This 2002 PC tennis game builds upon the groundwork established in 2001's Tennis Masters Series. In addition to an ATP Tour license, the game includes a full Career Mode allowing players an opportunity to guide one of 67 athletes up the rankings ladder. Each game earns players experience points used to build speed, power, serve, and other attributes, with bonus points awarded for winning matches.
Updated graphics from the original include an increase in polygon count (from 3,000 to over 5,000 per player), facial expressions, high-resolution textures, and crowds offering a variety of animations. Another new feature is the nine tournaments representing the Tennis Masters Series can now be played in singles or doubles competition rather than just singles.
I was very excited when Sega released Virtua Tennis back in the day in the arcade and for the then soon-to-be-doomed Dreamcast. It was the first tennis game that really captured the fun and strategy of the game, plus it was loaded with so many extras and options that it had the same kind of bang for the buck of the usually more feature-rich sports games like basketball and football. So, with those fond memories in my mind, I had high hopes that Microids' Tennis Masters Series 2003 for the PC would hold similar appeal. I was wrong. Though fairly sharp graphically, Tennis Masters Series 2003 simply has too many shortcomings to demand much time on my PC.
One place the game doesn't come up short is in the graphics department. Tennis Masters Series 2003 is a sharp looking game with plenty of polygons devoted to the players on the court. The lighting, though not particularly dynamic, is well-done nonetheless. The different surfaces of the courts look way too pristine and don't tarnish noticeably as the tournaments progress, but the stadiums are well modeled and nice to look at. Overall, though not as smooth as Virtua Tennis, Tennis Masters Series 2003 is a slightly prettier game.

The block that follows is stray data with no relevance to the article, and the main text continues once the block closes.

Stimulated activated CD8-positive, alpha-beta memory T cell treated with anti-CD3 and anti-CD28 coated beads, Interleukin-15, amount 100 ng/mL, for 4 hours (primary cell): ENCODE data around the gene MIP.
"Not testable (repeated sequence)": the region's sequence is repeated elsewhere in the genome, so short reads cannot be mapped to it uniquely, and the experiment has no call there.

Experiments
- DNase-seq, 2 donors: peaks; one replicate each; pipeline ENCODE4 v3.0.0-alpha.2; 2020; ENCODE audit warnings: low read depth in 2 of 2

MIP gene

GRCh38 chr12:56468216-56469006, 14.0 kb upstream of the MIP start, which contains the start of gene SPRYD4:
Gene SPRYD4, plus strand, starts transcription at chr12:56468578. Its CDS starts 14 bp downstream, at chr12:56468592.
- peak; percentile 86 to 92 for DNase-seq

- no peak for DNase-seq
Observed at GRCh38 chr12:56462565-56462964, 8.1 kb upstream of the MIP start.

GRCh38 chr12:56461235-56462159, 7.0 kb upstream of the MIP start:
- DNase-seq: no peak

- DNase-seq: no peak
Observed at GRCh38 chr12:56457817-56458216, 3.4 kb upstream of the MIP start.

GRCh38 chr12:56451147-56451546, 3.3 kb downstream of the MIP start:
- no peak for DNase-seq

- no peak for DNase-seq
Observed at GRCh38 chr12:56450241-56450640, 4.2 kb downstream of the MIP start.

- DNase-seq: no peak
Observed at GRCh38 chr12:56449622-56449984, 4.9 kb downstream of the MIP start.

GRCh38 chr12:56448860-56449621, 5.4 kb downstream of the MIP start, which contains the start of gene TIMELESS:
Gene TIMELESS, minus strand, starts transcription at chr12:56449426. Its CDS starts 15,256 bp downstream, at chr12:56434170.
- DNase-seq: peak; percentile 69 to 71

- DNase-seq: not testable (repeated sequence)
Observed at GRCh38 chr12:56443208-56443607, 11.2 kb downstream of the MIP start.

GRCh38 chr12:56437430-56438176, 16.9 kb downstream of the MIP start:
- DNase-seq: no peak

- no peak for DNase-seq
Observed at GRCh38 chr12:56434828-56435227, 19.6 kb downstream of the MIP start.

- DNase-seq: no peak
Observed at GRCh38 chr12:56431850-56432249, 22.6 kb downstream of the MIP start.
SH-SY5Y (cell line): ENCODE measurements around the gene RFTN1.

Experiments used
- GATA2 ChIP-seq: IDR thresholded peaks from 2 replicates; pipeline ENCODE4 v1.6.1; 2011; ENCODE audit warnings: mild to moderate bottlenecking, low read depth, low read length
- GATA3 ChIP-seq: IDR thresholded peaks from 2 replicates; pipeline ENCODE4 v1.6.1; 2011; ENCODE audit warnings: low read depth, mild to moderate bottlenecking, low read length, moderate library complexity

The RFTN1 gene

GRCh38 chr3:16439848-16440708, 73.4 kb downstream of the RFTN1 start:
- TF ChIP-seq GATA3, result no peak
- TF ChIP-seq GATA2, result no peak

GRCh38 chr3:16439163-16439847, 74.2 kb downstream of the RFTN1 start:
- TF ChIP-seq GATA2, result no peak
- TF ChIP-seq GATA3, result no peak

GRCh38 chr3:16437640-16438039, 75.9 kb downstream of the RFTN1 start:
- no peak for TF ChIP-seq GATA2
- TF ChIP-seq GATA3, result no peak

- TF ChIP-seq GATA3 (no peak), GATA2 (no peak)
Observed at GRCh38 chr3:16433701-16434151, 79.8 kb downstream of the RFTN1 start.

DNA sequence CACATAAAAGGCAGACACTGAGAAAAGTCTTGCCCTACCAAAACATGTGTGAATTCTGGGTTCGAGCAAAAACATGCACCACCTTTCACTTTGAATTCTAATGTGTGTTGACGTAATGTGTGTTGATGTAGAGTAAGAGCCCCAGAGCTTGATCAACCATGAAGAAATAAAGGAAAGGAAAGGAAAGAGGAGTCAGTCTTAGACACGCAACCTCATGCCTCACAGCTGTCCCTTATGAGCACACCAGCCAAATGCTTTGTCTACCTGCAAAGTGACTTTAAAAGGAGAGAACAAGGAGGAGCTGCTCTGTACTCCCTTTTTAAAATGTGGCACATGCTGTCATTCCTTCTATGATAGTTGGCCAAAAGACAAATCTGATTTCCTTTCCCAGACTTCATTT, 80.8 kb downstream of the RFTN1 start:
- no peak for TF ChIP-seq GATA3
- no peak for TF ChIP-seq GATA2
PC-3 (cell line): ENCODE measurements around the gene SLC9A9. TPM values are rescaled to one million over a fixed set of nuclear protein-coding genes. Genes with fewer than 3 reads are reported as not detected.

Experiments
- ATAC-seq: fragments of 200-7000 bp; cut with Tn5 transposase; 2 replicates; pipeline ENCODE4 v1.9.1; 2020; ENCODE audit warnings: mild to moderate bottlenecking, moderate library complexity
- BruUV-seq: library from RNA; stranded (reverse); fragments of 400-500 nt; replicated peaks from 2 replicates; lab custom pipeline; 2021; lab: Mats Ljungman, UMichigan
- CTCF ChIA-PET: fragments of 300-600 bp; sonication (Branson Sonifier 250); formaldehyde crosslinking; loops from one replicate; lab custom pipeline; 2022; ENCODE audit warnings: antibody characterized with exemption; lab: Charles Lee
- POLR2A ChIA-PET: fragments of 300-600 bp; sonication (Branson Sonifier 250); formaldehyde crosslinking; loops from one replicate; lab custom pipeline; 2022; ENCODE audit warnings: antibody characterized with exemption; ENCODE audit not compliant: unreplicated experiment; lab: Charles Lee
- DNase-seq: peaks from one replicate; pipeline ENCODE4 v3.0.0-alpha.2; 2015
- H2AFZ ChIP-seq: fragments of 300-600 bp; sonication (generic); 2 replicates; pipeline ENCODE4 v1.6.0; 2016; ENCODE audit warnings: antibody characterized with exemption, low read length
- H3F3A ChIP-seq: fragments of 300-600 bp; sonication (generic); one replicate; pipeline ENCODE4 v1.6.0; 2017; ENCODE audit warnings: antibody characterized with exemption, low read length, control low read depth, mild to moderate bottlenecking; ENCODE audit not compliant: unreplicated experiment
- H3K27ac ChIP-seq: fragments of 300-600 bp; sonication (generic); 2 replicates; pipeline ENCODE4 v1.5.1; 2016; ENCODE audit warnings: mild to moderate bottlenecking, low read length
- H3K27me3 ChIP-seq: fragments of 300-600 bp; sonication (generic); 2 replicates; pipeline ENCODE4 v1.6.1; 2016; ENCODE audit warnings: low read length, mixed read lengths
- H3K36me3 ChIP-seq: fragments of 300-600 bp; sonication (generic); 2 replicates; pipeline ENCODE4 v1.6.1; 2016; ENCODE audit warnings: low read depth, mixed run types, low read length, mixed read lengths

As far as game modes go, Tennis Masters Series 2003 sports a pretty basic assortment. At start up, players can choose between Season, Career, and Exhibition modes. These are all exactly what most players would expect. Only the Exhibition mode gives players any control of how the matches are set up beyond difficulty level and naming and designing their player. The dearth of modes and options leaves the game rating pretty low on the replay meter, which isn't that big of a problem since I can't imagine too many players begging for more in the first place.
The real problem with the game is the gameplay itself. After experiencing the smooth game play of Virtua Tennis and its sequels, it is hard to take the stuttery, pre-programmed flow of Tennis Masters Series 2003 seriously. The character on screen responds to the controls as if he was taking a moment to consider whether it is the right move or not. Much of the problem is that the game stubbornly refuses to interrupt the character animation, so a player is constantly waiting for an animation routine to finish so he or she can enter the next move. Often, the point is lost through no fault of the player. The on screen characters simply remain one step behind the player's key presses. Now, this doesn't make the game unduly hard because even on the highest difficulty setting the A.I. is susceptible to a number of money plays. This means players will find themselves having to avoid certain strategies in order to coax the game into a close match. I stormed through the game on the highest difficulty following a simple strategy (make deep, hard serves and go to the net on every first serve), and I lost only a couple of sets in my entire career - this after playing maybe three practice games on the demo while waiting for the review copy to arrive in the mail.
Given the low level of challenge and the limited number of game modes, it's hard to believe that Tennis Masters Series 2003 is the answer to any PC tennis fan's dreams. Still, it is a pretty good-looking game and it does a decent job simulating the different aspects of the men's game, so at least it's better than Pong.
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Virtua Tennis, Fila World Tour Tennis, Tie Break Tennis '98, Agassi Tennis Generation, Tennis Elbow, World Tour Tennis, NHL 2004, Tiger Woods PGA Tour 07
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